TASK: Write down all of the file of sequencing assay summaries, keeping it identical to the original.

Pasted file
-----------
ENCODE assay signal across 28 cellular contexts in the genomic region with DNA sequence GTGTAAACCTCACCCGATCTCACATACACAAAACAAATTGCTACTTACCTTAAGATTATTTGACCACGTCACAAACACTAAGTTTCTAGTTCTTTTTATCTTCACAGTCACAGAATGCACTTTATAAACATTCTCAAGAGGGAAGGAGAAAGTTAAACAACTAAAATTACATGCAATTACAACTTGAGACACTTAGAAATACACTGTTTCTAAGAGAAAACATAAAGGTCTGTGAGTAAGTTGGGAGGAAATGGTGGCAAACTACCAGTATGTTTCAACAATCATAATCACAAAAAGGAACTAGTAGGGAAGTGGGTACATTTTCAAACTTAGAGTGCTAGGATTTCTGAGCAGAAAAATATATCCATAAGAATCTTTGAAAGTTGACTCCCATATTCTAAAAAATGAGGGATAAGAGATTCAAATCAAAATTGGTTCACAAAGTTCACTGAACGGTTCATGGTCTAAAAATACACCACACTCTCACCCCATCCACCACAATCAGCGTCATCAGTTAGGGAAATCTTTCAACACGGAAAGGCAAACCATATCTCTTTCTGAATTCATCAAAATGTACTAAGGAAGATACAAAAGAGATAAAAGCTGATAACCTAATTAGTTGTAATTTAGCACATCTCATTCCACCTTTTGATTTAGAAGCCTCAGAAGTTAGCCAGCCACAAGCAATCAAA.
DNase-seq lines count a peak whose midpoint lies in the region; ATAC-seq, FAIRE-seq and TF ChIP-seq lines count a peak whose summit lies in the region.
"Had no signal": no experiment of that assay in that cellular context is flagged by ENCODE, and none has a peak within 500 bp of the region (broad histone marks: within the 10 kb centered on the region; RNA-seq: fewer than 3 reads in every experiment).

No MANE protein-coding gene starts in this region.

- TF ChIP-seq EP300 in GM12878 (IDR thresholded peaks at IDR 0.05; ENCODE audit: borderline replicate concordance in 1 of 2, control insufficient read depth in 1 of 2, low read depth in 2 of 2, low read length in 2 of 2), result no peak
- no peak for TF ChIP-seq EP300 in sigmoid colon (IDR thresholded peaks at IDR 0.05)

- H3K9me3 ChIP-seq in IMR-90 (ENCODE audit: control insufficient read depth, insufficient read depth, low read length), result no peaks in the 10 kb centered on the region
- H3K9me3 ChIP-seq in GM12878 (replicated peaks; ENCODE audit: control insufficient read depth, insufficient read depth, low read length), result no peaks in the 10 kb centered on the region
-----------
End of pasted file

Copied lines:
ENCODE assay signal across 28 cellular contexts in the genomic region with DNA sequence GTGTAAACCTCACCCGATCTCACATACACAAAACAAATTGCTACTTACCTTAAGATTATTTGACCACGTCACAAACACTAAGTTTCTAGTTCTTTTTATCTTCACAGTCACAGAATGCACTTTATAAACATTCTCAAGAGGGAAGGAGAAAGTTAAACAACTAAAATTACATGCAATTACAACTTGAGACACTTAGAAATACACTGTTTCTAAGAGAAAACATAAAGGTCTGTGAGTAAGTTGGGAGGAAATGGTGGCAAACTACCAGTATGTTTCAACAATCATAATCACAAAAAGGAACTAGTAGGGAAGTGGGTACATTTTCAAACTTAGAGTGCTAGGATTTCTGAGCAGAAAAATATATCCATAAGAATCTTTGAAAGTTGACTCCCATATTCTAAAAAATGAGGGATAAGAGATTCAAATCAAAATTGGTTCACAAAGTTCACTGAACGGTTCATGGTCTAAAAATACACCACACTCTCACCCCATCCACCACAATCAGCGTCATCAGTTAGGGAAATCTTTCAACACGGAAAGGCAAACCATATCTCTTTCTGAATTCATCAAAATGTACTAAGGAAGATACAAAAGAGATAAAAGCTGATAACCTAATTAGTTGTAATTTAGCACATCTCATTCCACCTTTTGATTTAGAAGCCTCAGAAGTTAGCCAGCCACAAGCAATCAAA.
DNase-seq lines count a peak whose midpoint lies in the region; ATAC-seq, FAIRE-seq and TF ChIP-seq lines count a peak whose summit lies in the region.
"Had no signal": no experiment of that assay in that cellular context is flagged by ENCODE, and none has a peak within 500 bp of the region (broad histone marks: within the 10 kb centered on the region; RNA-seq: fewer than 3 reads in every experiment).

No MANE protein-coding gene starts in this region.

- TF ChIP-seq EP300 in GM12878 (IDR thresholded peaks at IDR 0.05; ENCODE audit: borderline replicate concordance in 1 of 2, control insufficient read depth in 1 of 2, low read depth in 2 of 2, low read length in 2 of 2), result no peak
- no peak for TF ChIP-seq EP300 in sigmoid colon (IDR thresholded peaks at IDR 0.05)

- H3K9me3 ChIP-seq in IMR-90 (ENCODE audit: control insufficient read depth, insufficient read depth, low read length), result no peaks in the 10 kb centered on the region
- H3K9me3 ChIP-seq in GM12878 (replicated peaks; ENCODE audit: control insufficient read depth, insufficient read depth, low read length), result no peaks in the 10 kb centered on the region